Meeting our first fellow Atlas owners
We keep thinking we will see another Atlas on the road, but we never expect to stay overnight in an RV park with one. Near the Badlands of South Dakota, no less.
We meet Scott & Troy and their golden retriever at New Frontier Campground in Presho, SD. It turns out they are a member of our Facebook Airstream Atlas group so we feel like we already know them. Trading tips of outfitting the Atlas, we pick up some great ideas.
The best one? The radio in the Atlas is absolutely terrible & always sounds like it is coming out of a tin can. Turns out if you disconnect a purple wire on the middle speaker, you will only get sound out of the side speakers. And now the radio sounds like a stereo. makes a world of difference. Who knew! Thank you Scott & Troy!
The Badlands of South Dakota live up to their reputation
With 2 loops through Badlands National Park, we choose the northern loop. And we get in free. Whoo-hoo. Dale’s veteran status pays off as all military vets get into national parks for no charge.
The National Park has some great walkways with numerous interpretive signs. But first, how did it get it’s name?
It turns out the term badlands means a barren land where the erosion of the rock formations is severe. The Badlands of South Dakota are actually eroding at one inch a year. So in 500,000 years, they will be gone!
And there are badlands on every continent except Antarctica. Even the Grand Staircase Escalante National Monument in Utah and the Painted Desert in Arizona are considered badlands. Very cool.
A fun read with some gorgeous photos is Ten Things You Didn’t Know About Badlands National Park. Now, if I could just take pictures like the ones in the article!
And don’t forget the Fossil Lab!
As luck would have it, the Fossil Lab at the Visitor Center is open for just a few more days before closing for the season. We meet Mary & Lex who are cleaning fossils.
When Mary hears Dale is a stone sculptor, she starts getting out all of her tools to show Dale. Pneumatic chisels and air drills and all sorts of things. They compare notes and Dale learns about several tools that might save him a ton of time when he is doing the painstaking fine detail on his sculptures.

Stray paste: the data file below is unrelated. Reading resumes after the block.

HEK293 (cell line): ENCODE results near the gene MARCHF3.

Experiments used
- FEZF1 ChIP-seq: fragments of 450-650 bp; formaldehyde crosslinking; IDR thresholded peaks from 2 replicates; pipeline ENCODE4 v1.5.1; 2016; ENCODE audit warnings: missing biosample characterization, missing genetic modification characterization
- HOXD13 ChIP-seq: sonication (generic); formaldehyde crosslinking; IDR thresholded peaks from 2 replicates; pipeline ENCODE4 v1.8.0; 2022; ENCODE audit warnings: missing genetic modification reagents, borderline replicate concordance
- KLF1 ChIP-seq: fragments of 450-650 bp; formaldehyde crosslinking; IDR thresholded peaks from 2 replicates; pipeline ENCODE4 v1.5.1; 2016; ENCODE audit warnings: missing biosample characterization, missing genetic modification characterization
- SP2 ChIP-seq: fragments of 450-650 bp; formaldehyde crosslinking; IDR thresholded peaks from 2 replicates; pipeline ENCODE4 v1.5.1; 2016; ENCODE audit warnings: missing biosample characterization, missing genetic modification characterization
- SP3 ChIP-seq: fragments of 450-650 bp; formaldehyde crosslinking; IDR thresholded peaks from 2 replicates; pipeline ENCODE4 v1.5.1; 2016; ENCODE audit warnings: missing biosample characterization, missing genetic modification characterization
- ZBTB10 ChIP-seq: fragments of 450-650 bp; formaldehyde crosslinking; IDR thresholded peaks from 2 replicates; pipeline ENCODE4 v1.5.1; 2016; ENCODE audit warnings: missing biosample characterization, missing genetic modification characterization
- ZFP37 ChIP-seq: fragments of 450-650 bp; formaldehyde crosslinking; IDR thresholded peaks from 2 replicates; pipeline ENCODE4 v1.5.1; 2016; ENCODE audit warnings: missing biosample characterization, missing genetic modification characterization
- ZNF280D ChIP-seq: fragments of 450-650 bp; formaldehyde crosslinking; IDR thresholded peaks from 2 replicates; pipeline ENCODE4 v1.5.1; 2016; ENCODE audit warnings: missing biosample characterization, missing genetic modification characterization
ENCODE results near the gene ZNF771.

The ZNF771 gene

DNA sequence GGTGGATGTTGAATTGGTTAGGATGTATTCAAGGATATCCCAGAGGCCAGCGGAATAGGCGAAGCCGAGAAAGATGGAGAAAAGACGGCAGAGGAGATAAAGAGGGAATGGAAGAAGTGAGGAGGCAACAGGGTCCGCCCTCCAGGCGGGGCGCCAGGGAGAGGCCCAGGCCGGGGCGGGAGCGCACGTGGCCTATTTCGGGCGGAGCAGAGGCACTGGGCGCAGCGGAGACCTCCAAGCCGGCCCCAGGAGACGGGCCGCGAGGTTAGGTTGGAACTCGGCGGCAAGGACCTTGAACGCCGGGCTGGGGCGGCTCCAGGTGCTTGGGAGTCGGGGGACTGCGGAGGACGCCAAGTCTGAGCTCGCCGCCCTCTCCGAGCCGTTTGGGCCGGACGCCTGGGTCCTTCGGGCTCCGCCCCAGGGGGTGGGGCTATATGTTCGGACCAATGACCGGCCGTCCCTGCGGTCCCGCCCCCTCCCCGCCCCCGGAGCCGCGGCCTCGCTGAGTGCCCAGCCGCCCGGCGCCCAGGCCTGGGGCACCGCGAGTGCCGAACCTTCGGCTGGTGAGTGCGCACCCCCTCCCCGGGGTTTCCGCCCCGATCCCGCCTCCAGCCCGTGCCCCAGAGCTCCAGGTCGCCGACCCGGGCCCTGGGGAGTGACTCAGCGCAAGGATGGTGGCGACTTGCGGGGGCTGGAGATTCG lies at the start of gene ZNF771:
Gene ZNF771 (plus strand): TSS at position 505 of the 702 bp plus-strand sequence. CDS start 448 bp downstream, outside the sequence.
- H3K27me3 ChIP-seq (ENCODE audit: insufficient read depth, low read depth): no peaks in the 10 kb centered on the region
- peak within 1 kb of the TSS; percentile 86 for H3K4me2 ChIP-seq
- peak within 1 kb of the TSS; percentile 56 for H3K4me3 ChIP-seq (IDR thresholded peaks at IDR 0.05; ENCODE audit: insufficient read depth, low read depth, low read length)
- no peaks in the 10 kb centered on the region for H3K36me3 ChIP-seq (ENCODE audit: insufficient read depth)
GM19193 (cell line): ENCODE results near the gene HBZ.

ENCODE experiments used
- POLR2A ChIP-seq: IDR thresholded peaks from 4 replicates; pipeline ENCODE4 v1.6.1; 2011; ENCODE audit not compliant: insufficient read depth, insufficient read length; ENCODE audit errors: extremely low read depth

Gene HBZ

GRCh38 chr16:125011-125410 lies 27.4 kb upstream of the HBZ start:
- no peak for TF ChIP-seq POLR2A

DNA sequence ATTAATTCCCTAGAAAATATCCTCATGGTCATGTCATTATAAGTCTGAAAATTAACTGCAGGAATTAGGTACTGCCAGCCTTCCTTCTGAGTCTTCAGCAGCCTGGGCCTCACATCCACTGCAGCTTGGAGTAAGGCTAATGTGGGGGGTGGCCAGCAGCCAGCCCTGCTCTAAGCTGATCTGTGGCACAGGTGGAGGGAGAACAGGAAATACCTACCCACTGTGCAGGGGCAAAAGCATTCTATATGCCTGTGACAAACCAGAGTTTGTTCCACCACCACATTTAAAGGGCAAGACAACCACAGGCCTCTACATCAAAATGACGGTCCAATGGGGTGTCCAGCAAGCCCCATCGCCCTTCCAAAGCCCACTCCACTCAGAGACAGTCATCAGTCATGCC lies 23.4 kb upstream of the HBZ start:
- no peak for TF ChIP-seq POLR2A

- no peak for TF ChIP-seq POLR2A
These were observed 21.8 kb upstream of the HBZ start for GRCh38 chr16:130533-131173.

Meanwhile, the other visitors are looking on with amused looks on their faces. Who are these 2 crazy people getting excited over a tiny drill?
Next up? Prairie Dogs in Custer State Park
One of my main goals is to see prairie dogs. And we see some in both the Badlands & Custer National Park, but not as many as I hoped.
These cool critters, which are part of the squirrel family, only mate once a year, unlike many other rodents. And the female is only receptive to mating for one hour, in a whole year!
With sharp teeth and claws, they are strong little fighters. One of their biggest predators is the endangered black-footed ferret. But their worst enemy? The bubonic plague. Really? An entire colony can be wiped out quickly by the plague.
Wild bison and elk are everywhere you look. Some are in the road, many are on distant hills and some are content to graze in the middle of RV parks!
We are driving the 18-mile Wildlife Loop in Custer State Park with virtually no traffic. As we round a curve, there are cars stopped with donkeys next to all the vehicles. What is going on? We have apparently just met the begging wild burritos who beg for food as cars approach. While not native, they are fun to watch especially the baby kicking up it’s heals.
The largest wooly mammoth dig in the world
Suggested by a friend, we visited the Wooly Mammoth Site, the largest research center for wooly mammoths in the world. The site was discovered in the early ’70s while excavating for a housing development.
The owner had the foresight to realize this particular site was way more important to preserve than develop. Yea for him!
What did paleontologists discover? But first, do you know the difference between an archaeologist & a paleontologist? We didn’t. Paleontology studies animal fossils and archaeology studies human activity. Ahh.
The area was once a giant sinkhole. The wooly mammoths would get in the cooling waters accumulated in the sinkhole and then not be able to get up the slippery sides. To date, 61 wooly mammoths have been identified along with bears, prairie dogs and numerous other animals.
And the cool part is you see the actual dig all enclosed by a giant educational building. So much to learn…
And how is Gibbs?
One of Gibbs least favorite things to do is go for a walk. But with all the new, interesting smells, he seems to be enjoying his outdoor forays with more gusto.
Except when it is really cold. Then he would rather stay inside snuggled up in a blanket with his favorite toy, Mrs. Beaver.
Next stop? Yellowstone. A lifelong dream about to come true…